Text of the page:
Tag: shingles

Why Are Vaccine Schedules Different in Each Country?

Anti-vaccine folks often point in differences in the immunization schedules in various countries to try and make a case that some countries do things better than others.

Is that true?

Why Are Vaccine Schedules Different in Each Country?

The ACIP and CDC set the immunization schedule in the United States, but it shouldn’t be surprising that other countries have their own systems to set their schedules.

Each country vaccinates according to their own needs, so none of their schedules are wrong, even though they are all a little different.
Each country vaccinates according to their own needs, so none of their schedules are wrong, even though they are all a little different.

And no, just because they are all a little different, that doesn’t mean that any are wrong.

That’s easy to understand once you do just a little research on how these immunization schedules are set up.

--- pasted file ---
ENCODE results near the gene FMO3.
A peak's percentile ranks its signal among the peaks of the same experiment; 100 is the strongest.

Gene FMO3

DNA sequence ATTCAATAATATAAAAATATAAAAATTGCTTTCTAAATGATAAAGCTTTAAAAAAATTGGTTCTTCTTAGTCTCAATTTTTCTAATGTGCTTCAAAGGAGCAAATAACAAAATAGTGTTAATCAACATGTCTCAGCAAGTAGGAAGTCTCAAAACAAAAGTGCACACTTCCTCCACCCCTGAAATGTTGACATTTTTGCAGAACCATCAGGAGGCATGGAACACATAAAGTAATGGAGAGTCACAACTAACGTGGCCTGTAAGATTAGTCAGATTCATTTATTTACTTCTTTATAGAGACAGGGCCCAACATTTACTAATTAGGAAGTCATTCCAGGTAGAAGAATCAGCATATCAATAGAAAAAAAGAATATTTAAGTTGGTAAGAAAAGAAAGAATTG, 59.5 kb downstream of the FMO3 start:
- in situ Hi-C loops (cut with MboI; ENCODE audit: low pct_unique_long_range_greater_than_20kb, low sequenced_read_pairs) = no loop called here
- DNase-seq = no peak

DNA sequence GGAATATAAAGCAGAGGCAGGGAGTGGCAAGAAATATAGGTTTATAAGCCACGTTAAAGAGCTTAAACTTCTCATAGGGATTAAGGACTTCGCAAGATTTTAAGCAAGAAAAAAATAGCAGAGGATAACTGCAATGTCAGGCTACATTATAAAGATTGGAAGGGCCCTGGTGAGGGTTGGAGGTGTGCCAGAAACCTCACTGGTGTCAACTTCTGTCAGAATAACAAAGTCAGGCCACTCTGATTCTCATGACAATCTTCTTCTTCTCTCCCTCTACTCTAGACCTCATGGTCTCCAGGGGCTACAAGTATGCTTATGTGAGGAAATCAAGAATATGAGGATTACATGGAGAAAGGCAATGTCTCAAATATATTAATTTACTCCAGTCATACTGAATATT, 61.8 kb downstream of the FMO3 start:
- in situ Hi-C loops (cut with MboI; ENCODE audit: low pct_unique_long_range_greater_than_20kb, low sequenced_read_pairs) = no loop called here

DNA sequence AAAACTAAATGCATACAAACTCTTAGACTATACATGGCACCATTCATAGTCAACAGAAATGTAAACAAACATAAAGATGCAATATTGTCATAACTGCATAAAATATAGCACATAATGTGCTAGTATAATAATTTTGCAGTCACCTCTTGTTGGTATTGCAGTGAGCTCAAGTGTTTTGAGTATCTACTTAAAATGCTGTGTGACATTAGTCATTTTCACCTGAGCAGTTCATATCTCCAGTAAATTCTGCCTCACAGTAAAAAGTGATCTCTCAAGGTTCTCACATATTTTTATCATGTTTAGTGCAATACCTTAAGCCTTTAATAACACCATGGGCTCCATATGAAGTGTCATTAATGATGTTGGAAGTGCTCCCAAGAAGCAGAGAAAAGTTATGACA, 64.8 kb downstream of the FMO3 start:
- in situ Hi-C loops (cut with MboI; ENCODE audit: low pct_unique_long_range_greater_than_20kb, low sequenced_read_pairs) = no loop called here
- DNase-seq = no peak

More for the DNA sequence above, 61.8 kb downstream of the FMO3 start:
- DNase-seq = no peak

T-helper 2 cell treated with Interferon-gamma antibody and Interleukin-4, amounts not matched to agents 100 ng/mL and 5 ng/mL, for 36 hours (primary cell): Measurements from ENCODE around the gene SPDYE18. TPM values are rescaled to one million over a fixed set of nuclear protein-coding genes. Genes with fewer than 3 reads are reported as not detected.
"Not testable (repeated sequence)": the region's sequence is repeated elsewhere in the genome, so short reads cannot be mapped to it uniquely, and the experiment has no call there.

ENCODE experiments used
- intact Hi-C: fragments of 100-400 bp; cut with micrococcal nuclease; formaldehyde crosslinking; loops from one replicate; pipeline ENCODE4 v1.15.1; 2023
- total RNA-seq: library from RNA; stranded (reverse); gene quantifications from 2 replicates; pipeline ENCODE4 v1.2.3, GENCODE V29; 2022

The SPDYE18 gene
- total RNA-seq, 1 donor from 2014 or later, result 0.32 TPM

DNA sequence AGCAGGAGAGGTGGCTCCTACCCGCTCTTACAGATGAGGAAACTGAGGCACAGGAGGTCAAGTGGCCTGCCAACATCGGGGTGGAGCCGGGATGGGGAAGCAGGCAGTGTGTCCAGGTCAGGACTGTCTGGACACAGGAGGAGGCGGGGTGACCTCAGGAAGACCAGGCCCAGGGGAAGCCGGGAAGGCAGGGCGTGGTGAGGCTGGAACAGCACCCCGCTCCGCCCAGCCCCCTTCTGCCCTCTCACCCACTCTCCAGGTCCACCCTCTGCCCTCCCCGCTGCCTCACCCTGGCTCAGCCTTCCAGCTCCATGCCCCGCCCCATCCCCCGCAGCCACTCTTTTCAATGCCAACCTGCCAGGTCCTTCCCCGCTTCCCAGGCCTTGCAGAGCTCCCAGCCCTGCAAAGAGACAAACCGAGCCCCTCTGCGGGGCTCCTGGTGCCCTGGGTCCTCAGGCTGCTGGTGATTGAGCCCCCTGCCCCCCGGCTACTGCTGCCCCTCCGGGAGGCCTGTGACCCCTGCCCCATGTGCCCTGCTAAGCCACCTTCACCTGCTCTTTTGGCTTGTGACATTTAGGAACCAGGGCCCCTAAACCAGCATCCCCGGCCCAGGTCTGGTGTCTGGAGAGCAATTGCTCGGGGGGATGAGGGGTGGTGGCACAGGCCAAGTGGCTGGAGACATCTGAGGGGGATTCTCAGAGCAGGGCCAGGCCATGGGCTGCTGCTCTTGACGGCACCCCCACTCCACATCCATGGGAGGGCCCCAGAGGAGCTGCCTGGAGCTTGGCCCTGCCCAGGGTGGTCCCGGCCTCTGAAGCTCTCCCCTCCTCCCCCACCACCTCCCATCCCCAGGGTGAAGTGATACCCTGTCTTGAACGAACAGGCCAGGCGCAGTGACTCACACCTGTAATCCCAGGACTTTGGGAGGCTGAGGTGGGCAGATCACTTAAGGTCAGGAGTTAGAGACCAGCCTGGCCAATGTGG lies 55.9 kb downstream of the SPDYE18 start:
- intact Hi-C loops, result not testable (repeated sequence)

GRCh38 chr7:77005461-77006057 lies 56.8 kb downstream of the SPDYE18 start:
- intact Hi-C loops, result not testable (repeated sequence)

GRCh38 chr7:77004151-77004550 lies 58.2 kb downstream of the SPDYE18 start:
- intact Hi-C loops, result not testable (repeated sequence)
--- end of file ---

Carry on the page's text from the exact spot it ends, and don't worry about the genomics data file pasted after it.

The WHO immunization schedule.
The WHO immunization schedule.

The WHO immunization schedule is set by the Strategic Advisory Group of Experts (SAGE) on Immunization.

WHO vaccine position paper development is "a complex, rigorous, multifaceted process."
WHO vaccine position paper development is “a complex, rigorous, multifaceted process.”

It’s basically a summary of WHO position papers.

The WHO recommendations help other countries develop optimal immunization schedules.

The Communicable Diseases Act in Sweden regulates the 13 factors that the Public Health Agency of Sweden must account for when proposing changes in the national vaccination programme to the Government.
The Communicable Diseases Act in Sweden regulates the 13 factors that the Public Health Agency of Sweden must account for when proposing changes in the national vaccination programme to the Government. 

Many countries also have their own National Immunization Technical Advisory Group that sets their immunization schedule.

So their immunization schedule is right for their country, even if it doesn’t match the United States schedule.

Australia’s Vaccine Schedule